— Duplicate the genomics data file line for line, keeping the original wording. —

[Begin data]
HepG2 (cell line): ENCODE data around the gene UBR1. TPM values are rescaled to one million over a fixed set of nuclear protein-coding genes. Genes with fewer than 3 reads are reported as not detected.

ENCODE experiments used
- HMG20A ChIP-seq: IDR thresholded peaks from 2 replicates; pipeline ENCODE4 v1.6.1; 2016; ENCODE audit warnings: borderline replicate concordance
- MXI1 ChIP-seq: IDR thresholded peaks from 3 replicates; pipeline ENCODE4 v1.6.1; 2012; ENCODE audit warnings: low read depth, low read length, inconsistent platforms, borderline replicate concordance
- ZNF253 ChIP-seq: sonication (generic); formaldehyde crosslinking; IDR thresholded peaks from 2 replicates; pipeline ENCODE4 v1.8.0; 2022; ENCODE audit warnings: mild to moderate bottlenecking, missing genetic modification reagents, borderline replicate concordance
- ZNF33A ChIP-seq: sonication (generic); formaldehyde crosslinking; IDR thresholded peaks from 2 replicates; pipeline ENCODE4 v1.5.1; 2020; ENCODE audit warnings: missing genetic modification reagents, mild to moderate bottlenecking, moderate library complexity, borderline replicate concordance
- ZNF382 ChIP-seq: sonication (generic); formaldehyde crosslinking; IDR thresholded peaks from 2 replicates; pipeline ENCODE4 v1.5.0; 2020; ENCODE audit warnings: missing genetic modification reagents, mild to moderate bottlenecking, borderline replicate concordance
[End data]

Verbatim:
HepG2 (cell line): ENCODE data around the gene UBR1. TPM values are rescaled to one million over a fixed set of nuclear protein-coding genes. Genes with fewer than 3 reads are reported as not detected.

ENCODE experiments used
- HMG20A ChIP-seq: IDR thresholded peaks from 2 replicates; pipeline ENCODE4 v1.6.1; 2016; ENCODE audit warnings: borderline replicate concordance
- MXI1 ChIP-seq: IDR thresholded peaks from 3 replicates; pipeline ENCODE4 v1.6.1; 2012; ENCODE audit warnings: low read depth, low read length, inconsistent platforms, borderline replicate concordance
- ZNF253 ChIP-seq: sonication (generic); formaldehyde crosslinking; IDR thresholded peaks from 2 replicates; pipeline ENCODE4 v1.8.0; 2022; ENCODE audit warnings: mild to moderate bottlenecking, missing genetic modification reagents, borderline replicate concordance
- ZNF33A ChIP-seq: sonication (generic); formaldehyde crosslinking; IDR thresholded peaks from 2 replicates; pipeline ENCODE4 v1.5.1; 2020; ENCODE audit warnings: missing genetic modification reagents, mild to moderate bottlenecking, moderate library complexity, borderline replicate concordance
- ZNF382 ChIP-seq: sonication (generic); formaldehyde crosslinking; IDR thresholded peaks from 2 replicates; pipeline ENCODE4 v1.5.0; 2020; ENCODE audit warnings: missing genetic modification reagents, mild to moderate bottlenecking, borderline replicate concordance